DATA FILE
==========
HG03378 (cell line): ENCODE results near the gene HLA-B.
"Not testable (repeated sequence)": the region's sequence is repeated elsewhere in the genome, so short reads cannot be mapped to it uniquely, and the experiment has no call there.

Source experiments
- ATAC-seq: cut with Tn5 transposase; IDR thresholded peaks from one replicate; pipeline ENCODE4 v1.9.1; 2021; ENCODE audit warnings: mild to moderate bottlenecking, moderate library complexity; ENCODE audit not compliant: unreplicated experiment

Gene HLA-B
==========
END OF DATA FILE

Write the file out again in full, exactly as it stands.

HG03378 (cell line): ENCODE results near the gene HLA-B.
"Not testable (repeated sequence)": the region's sequence is repeated elsewhere in the genome, so short reads cannot be mapped to it uniquely, and the experiment has no call there.

Source experiments
- ATAC-seq: cut with Tn5 transposase; IDR thresholded peaks from one replicate; pipeline ENCODE4 v1.9.1; 2021; ENCODE audit warnings: mild to moderate bottlenecking, moderate library complexity; ENCODE audit not compliant: unreplicated experiment

Gene HLA-B